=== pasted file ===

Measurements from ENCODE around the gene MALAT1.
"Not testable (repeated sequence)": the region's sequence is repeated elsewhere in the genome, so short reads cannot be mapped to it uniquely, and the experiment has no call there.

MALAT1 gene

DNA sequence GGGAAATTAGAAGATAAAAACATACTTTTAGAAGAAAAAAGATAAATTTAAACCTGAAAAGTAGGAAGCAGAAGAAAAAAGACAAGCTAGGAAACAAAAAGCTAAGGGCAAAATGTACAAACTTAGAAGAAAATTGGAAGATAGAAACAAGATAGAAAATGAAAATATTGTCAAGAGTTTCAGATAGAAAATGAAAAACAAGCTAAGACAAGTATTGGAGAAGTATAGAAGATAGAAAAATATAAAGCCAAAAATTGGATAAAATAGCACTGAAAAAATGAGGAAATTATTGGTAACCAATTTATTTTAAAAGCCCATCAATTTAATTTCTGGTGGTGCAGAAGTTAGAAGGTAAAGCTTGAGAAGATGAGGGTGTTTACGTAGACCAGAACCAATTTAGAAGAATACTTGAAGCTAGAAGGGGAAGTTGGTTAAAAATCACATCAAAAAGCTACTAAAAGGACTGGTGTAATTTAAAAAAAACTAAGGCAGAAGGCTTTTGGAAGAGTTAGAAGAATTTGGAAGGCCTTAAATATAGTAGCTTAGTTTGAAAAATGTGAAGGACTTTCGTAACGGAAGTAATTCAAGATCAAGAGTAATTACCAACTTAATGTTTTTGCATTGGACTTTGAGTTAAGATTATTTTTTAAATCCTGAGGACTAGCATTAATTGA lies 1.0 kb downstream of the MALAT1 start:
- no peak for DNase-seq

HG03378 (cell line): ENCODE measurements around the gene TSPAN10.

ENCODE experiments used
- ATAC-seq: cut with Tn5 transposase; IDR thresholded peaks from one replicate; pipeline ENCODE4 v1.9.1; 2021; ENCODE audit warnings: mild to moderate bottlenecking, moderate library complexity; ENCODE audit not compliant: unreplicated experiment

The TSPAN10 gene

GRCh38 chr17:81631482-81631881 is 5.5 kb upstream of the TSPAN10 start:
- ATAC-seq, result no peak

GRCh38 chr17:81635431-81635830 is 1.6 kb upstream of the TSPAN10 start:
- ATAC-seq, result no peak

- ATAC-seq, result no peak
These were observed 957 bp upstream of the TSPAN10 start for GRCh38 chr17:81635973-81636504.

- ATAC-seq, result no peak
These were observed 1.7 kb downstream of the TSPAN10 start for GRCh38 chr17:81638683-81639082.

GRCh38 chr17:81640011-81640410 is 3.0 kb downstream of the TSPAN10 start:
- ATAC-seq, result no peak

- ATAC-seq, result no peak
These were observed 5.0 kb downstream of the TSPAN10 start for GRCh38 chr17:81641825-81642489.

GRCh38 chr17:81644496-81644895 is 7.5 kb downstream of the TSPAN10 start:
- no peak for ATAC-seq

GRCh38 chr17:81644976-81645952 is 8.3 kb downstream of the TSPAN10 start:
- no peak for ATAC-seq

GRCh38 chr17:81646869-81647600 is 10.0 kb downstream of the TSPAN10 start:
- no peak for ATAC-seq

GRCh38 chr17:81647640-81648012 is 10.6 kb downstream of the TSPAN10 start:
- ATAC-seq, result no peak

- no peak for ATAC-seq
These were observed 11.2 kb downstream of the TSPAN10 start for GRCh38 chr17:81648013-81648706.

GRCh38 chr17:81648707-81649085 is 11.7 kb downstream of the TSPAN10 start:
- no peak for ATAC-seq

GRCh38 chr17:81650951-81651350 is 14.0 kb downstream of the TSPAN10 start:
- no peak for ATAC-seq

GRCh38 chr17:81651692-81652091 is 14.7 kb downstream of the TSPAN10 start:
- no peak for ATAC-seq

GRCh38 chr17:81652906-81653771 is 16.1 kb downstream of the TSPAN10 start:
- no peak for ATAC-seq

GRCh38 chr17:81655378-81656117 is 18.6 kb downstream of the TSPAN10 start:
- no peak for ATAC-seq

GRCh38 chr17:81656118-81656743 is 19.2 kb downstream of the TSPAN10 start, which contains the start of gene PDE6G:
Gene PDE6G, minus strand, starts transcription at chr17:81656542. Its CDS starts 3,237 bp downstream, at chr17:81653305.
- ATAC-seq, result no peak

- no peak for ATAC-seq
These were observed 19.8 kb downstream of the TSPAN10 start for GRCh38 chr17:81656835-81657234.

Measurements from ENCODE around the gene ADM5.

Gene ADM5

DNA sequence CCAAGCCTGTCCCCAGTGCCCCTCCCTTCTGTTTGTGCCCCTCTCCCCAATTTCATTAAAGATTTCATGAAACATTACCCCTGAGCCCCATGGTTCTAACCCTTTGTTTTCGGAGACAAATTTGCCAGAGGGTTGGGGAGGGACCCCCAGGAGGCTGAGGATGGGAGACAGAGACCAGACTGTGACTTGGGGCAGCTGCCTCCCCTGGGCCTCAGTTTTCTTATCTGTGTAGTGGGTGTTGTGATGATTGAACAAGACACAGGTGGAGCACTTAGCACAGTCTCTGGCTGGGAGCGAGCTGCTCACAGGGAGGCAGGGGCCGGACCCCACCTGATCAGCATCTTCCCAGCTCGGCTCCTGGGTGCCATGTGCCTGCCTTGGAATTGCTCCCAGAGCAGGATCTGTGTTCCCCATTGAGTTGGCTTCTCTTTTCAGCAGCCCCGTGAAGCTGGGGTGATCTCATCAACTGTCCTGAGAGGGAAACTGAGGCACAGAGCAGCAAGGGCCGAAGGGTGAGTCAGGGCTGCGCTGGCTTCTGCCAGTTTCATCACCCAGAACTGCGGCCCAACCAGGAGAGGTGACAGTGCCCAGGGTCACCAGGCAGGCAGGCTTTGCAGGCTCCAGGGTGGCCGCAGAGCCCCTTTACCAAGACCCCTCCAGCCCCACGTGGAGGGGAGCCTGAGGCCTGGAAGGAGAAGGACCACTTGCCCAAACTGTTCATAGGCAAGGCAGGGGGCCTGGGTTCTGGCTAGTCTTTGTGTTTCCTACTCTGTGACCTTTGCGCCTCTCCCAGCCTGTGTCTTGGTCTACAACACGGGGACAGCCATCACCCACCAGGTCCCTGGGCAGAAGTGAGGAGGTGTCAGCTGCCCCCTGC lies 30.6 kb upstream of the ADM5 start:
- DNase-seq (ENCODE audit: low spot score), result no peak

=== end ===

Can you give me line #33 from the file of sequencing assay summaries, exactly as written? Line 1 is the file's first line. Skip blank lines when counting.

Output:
- no peak for ATAC-seq